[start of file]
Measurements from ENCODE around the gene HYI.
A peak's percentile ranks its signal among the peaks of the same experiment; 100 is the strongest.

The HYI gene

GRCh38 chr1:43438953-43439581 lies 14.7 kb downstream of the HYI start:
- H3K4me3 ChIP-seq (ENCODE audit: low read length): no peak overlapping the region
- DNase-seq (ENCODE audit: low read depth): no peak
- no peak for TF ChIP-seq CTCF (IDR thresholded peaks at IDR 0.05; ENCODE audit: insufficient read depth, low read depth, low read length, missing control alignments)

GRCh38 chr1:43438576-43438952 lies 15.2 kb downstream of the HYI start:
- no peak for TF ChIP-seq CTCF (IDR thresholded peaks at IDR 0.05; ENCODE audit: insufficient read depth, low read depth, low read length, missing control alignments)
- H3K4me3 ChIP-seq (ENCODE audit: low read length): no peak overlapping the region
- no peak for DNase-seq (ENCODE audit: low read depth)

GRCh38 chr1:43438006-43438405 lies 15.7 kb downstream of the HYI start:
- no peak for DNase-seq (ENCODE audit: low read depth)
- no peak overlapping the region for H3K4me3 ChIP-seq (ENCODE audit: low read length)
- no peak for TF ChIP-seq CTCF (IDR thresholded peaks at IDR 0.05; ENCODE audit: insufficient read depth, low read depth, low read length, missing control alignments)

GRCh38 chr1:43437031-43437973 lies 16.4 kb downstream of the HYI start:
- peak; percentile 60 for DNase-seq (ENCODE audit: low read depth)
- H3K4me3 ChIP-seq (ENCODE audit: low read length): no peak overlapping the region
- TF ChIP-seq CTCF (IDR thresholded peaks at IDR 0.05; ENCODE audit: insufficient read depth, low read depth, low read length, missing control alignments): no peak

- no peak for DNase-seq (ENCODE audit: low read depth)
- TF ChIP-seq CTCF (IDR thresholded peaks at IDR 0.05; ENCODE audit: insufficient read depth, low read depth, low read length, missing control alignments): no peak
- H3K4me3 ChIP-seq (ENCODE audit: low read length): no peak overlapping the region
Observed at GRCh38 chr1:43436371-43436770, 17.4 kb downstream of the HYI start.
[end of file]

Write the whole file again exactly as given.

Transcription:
Measurements from ENCODE around the gene HYI.
A peak's percentile ranks its signal among the peaks of the same experiment; 100 is the strongest.

The HYI gene

GRCh38 chr1:43438953-43439581 lies 14.7 kb downstream of the HYI start:
- H3K4me3 ChIP-seq (ENCODE audit: low read length): no peak overlapping the region
- DNase-seq (ENCODE audit: low read depth): no peak
- no peak for TF ChIP-seq CTCF (IDR thresholded peaks at IDR 0.05; ENCODE audit: insufficient read depth, low read depth, low read length, missing control alignments)

GRCh38 chr1:43438576-43438952 lies 15.2 kb downstream of the HYI start:
- no peak for TF ChIP-seq CTCF (IDR thresholded peaks at IDR 0.05; ENCODE audit: insufficient read depth, low read depth, low read length, missing control alignments)
- H3K4me3 ChIP-seq (ENCODE audit: low read length): no peak overlapping the region
- no peak for DNase-seq (ENCODE audit: low read depth)

GRCh38 chr1:43438006-43438405 lies 15.7 kb downstream of the HYI start:
- no peak for DNase-seq (ENCODE audit: low read depth)
- no peak overlapping the region for H3K4me3 ChIP-seq (ENCODE audit: low read length)
- no peak for TF ChIP-seq CTCF (IDR thresholded peaks at IDR 0.05; ENCODE audit: insufficient read depth, low read depth, low read length, missing control alignments)

GRCh38 chr1:43437031-43437973 lies 16.4 kb downstream of the HYI start:
- peak; percentile 60 for DNase-seq (ENCODE audit: low read depth)
- H3K4me3 ChIP-seq (ENCODE audit: low read length): no peak overlapping the region
- TF ChIP-seq CTCF (IDR thresholded peaks at IDR 0.05; ENCODE audit: insufficient read depth, low read depth, low read length, missing control alignments): no peak

- no peak for DNase-seq (ENCODE audit: low read depth)
- TF ChIP-seq CTCF (IDR thresholded peaks at IDR 0.05; ENCODE audit: insufficient read depth, low read depth, low read length, missing control alignments): no peak
- H3K4me3 ChIP-seq (ENCODE audit: low read length): no peak overlapping the region
Observed at GRCh38 chr1:43436371-43436770, 17.4 kb downstream of the HYI start.